As summer approaches and we start attending all those friends’ weddings, we admire the beautiful rings and diamonds that symbolize love and commitment. Yet some of those diamonds may have a dark history. Because diamonds are such a valuable gem, the journey from the mine to the store often involves violence and bloodshed, hence the term “blood diamonds.” How do we understand this issue, and how can we actively make sure that the gift we give loved ones doesn’t hurt others in the process? Here’s how you can start:
Step 1.) Educate yourself on blood diamonds with this infographic:
2. Know How to Shop
When browsing through stores, make sure to ask at least three of these questions:
- From what country are your company’s diamonds imported?
- Do you know where the diamond was mined, cut and polished?
- Can you provide a guarantee in writing from your diamond supplier stating that this diamond is not a conflict diamond?
- Can I see a copy of your company’s policy on conflict diamonds?
Don’t let them pull a fast one on you either about it being more expensive to get conflict-free diamonds. Keep in mind that due to the Kimberley Process, the awareness and reverence of Conflict Diamonds is established among the jewelry world. “Experts agree that any reputable diamond dealer should be able to provide the necessary documentation to put your mind at ease. If they can’t do that, simply take your business elsewhere.” ~ Alia Hoyt from HowStuffWorks.com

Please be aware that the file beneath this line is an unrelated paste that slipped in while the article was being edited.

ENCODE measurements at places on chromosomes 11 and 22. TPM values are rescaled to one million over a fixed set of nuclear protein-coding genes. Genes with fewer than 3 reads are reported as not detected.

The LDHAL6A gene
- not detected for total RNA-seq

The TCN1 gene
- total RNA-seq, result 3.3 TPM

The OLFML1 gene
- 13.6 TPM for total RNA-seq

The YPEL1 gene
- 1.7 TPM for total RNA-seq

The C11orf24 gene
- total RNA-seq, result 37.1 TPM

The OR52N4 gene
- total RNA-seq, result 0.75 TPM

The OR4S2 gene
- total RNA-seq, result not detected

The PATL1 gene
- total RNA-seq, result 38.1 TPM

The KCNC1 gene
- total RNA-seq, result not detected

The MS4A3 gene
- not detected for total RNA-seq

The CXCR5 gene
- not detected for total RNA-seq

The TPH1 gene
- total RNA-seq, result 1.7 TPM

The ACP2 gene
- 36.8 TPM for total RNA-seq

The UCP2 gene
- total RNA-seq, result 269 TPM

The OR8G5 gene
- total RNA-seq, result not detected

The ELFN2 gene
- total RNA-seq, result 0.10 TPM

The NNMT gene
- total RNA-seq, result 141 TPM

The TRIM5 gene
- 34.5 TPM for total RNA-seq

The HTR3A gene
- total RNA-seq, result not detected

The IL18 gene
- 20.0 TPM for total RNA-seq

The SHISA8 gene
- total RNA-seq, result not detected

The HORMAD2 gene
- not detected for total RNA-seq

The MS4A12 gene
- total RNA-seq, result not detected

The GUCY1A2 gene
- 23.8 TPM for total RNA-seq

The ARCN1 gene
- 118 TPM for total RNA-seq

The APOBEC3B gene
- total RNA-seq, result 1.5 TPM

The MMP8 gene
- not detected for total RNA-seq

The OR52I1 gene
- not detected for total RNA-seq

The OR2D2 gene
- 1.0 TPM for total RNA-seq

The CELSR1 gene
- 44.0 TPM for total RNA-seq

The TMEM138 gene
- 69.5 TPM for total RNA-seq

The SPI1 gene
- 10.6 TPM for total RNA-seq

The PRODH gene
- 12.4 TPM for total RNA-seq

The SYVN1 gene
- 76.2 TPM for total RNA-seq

3. Consider Alternatives
- Diamonds from Canada, Russia or Australia
- Man-Made Diamonds: Lab grown diamonds (same genetic makeup) & diamond simulants which achieve mimicking the look of real diamonds. Look into companies like Gemises and MiaDonna.
- Vintage Gems
- Even wood rings! Check out eco-friendly and unique SimplyWoodRings.
- Tanzanite is 1000X rarer than diamonds. Consider this deep blue stone found in Africa. Check out tanzanite.com.
4. Educate Yourself Further
According to Katie McDonough from SALON.com, 1 in 4 diamonds in the market today are conflict stones, if not from overlooked illegal transactions, then from more than 500,000 individuals’ maltreatment in the processing of unpolished diamonds before shipment. Some critics of the Kimberley Process and Conflict Diamond movement assert that it is “better safe than sorry” to not buy real diamonds at all to escape the possibilities of promoting inhumane treatment around the globe.
The problem is, there are multitudes of innocent people in India and Africa who need their rough diamond business to thrive in order to survive. Hence, pointing back to the previously listed stores and alternative actions. To learn more check out:
5. Broaden Awareness
Not many people are aware of Conflict Diamonds, their significance or how to take practical action regarding these catastrophic circumstances. Take responsibility for this new information and pass it on through email, Facebook, Twitter, day-to-day conversation, etc. If you talk to anyone who is interested in buying a diamond for any reason, you know what to do! Join us in making an impactful difference in people’s lives in seemingly small ways.
If you would like to get more deeply involved, donate or volunteer at HandsForAfrica.